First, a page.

Let’s face it, mistakes do happen, and here are seven of the most obvious freight shipping problems capable of sabotaging your success.

With continuing evolution of the supply chain, customer expectations of fast deliveries right to their door are changing as well.

Thanks to successful models developed by Amazon and eBay, customers are not only comfortable, but prefer to shop online – especially in a compromised environment due to a pandemic.

Because of this shift in how customer’s view shipping, getting your products from A to B, or from the factory to their door is more critical than ever.

Of course your company is committed to excellence and customer satisfaction – that’s a given. Therefor, awareness of the most common shipping mistakes just might help you avoid those awkward moments when a problem does need to be explained.

Mistake #1: Listing the Wrong Address

It seems obvious enough to avoid, but it happens all the time, and at many different levels. It’s a stupid mistake that can cost you dearly and delay your shipment arriving on time.

If you list the wrong address, or if it’s entered incorrectly for you – thanks autofill, your delivery will end up at the wrong place. As a result, it’ll have to be tracked down and re-routed to the right address.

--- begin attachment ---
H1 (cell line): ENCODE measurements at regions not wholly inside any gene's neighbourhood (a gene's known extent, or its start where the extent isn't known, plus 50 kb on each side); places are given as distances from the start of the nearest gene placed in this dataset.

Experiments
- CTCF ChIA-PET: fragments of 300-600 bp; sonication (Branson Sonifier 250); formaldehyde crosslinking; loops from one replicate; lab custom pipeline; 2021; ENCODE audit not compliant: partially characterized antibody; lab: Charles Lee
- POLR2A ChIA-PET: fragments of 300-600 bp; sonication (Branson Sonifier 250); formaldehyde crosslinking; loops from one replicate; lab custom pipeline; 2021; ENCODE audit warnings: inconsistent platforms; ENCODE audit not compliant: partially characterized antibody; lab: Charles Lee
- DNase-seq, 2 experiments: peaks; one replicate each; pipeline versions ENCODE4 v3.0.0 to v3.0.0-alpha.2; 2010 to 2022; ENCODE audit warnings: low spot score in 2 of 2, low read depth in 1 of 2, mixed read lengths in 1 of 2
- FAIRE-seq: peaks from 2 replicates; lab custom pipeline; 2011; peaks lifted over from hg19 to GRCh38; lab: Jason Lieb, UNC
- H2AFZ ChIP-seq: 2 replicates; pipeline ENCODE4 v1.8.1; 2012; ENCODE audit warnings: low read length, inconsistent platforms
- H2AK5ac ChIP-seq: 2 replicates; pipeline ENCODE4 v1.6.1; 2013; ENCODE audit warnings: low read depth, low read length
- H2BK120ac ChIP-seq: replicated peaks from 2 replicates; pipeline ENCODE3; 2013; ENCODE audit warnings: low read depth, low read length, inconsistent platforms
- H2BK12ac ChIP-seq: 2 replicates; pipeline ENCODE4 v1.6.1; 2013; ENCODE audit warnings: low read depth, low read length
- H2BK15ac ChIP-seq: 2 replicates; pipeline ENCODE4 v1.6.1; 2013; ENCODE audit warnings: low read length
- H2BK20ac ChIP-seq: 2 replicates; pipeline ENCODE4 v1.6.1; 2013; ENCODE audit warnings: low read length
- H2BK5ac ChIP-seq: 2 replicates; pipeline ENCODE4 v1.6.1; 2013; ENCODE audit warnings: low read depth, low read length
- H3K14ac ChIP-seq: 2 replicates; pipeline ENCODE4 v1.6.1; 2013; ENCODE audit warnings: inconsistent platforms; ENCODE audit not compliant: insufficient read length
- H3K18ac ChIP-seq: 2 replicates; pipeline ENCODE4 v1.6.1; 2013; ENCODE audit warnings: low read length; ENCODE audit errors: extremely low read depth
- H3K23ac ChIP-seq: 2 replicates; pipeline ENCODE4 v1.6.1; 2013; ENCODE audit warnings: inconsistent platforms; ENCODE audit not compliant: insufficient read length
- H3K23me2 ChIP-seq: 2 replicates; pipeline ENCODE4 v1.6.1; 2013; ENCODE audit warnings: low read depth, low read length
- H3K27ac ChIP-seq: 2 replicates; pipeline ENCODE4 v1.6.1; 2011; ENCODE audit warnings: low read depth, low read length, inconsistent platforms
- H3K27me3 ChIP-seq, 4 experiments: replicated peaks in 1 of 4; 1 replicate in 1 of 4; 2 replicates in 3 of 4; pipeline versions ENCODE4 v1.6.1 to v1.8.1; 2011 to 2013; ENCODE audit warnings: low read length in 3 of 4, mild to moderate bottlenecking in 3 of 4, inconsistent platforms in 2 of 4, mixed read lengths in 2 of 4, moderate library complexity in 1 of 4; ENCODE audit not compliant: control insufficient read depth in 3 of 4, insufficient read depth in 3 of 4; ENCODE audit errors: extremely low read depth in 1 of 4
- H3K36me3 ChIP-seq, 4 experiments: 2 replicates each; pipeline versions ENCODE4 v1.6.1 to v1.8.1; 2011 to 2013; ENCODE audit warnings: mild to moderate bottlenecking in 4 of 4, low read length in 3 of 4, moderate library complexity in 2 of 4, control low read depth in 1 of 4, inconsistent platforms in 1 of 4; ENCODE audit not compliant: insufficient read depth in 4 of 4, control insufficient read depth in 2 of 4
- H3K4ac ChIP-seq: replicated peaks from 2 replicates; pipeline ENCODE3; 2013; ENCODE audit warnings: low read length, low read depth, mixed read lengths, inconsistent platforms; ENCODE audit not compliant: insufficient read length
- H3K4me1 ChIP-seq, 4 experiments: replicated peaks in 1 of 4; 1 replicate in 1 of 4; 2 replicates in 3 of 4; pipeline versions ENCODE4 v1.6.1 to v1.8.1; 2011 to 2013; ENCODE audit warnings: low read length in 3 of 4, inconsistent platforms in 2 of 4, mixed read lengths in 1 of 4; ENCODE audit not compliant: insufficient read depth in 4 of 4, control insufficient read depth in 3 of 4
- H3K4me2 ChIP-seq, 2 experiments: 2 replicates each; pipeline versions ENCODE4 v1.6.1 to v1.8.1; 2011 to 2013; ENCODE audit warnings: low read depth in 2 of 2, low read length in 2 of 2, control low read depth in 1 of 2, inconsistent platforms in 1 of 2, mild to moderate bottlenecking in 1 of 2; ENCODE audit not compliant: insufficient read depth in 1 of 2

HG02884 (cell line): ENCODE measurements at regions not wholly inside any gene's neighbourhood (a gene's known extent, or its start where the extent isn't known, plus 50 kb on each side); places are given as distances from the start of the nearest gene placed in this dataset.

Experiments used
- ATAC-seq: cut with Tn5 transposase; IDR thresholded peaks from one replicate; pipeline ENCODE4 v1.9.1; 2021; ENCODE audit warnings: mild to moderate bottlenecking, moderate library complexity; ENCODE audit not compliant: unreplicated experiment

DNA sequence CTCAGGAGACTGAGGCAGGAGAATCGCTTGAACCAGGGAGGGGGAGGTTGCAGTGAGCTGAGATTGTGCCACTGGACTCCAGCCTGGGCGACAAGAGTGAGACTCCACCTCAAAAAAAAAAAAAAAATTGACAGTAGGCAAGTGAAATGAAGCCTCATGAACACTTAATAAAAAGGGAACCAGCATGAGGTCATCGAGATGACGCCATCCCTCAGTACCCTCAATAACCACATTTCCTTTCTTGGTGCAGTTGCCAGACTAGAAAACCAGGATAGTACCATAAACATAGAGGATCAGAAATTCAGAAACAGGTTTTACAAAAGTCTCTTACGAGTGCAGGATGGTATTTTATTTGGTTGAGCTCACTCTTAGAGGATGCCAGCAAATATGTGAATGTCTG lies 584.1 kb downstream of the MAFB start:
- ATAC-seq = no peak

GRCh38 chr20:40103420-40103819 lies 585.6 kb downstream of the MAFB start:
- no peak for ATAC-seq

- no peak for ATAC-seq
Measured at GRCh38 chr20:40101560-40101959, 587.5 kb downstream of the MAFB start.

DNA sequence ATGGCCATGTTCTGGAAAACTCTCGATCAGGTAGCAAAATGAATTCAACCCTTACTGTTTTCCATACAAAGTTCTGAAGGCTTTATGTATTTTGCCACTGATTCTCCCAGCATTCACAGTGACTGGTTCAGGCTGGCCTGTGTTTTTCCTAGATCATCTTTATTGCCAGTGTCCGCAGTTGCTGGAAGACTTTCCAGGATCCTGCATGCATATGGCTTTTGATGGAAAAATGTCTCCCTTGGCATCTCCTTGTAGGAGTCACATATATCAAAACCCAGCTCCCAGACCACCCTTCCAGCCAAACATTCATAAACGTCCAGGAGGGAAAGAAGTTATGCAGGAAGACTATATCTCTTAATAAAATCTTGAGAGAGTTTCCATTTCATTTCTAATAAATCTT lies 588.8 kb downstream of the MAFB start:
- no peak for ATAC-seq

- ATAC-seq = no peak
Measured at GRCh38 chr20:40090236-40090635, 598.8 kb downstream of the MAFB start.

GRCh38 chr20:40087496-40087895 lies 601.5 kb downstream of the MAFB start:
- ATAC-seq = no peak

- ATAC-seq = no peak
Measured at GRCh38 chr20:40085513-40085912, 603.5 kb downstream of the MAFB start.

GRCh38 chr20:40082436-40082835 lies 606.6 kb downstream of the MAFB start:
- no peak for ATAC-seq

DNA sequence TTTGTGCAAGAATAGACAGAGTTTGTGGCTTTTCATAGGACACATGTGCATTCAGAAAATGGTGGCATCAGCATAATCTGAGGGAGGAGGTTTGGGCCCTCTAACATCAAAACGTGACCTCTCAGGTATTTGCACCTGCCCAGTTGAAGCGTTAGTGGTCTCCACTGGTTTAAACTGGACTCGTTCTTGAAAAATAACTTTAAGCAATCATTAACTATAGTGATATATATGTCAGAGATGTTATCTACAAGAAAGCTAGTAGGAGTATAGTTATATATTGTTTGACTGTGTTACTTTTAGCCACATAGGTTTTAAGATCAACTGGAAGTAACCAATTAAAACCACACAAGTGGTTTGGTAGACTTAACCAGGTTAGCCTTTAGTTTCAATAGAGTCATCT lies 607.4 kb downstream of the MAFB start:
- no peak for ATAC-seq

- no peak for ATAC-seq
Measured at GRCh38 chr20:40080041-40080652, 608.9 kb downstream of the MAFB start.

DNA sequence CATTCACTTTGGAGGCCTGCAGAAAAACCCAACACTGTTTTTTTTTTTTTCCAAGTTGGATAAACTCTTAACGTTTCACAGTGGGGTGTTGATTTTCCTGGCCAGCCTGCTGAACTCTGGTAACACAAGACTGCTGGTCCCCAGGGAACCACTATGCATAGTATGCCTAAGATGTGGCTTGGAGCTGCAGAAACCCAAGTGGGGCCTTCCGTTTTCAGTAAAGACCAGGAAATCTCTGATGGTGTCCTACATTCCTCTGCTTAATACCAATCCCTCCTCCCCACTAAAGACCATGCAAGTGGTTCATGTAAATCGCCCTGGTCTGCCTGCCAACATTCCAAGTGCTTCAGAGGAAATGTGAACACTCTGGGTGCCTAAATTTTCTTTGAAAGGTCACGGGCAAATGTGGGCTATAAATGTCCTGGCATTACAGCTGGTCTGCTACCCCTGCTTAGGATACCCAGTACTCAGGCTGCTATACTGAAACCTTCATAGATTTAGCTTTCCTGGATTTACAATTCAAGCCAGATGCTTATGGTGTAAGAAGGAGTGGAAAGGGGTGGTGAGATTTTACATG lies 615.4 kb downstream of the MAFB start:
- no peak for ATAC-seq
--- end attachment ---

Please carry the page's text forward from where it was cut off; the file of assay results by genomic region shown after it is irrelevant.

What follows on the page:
This costs time and resources in re-routing fees, missed deadlines and most unfortunately, unhappy customers.

Mistake #2: Improper Packaging

Sketchy packaging means damaged freight, which means unhappy customers and again, higher costs.

According to experts, the structural integrity of most any shipping container suffers significant break-down over the course of a single journey; and that’s for boxes that are correctly packed and sized.

When the package is NOT sized or sized correctly, the potential for damage rises exponentially. With the amount of time and care you put into creating your fantastic product, why would you risk all that work with inappropriate shipping boxes or using boxes with a sloppy fit?

Of course different products require varying amounts of care and protection, much of which depending on an item’s size, weight, and fragility.

Even with the right packaging, make sure that your goods are secured properly to their pallet: not filled with overhanging packages. Instead, column-stack or interlock-stack goods. Make sure they’re secured with stretch wrap and bands along with cushioning to increase shock absorption, strength, and stability.

A conversation with a preferred carrier will go a long way, and a little extra time is worth the cost of making sure your goods arrive intact and in good condition.

Mistake #3: Bill Of Lading (BOL) Inaccuracies

The key document required for every freight shipment – The Bill of Lading, one of the essential shipping terms to be familiar with, is a legally binding document giving both the carrier and the driver all the details to necessary to process and invoice the freight accurately.

The BOL includes:

  • The date of the shipment
  • The number of units in the shipment
  • The exact weight of shipment
  • The Shipper’s and Consignee’s full names and addresses
  • The Freight classification for the items being shipped
  • Type of packaging
  • The declared value of goods
  • A description of items being shipped: name and material of manufacture
  • A Purchase Order or special account numbers used between businesses for tracking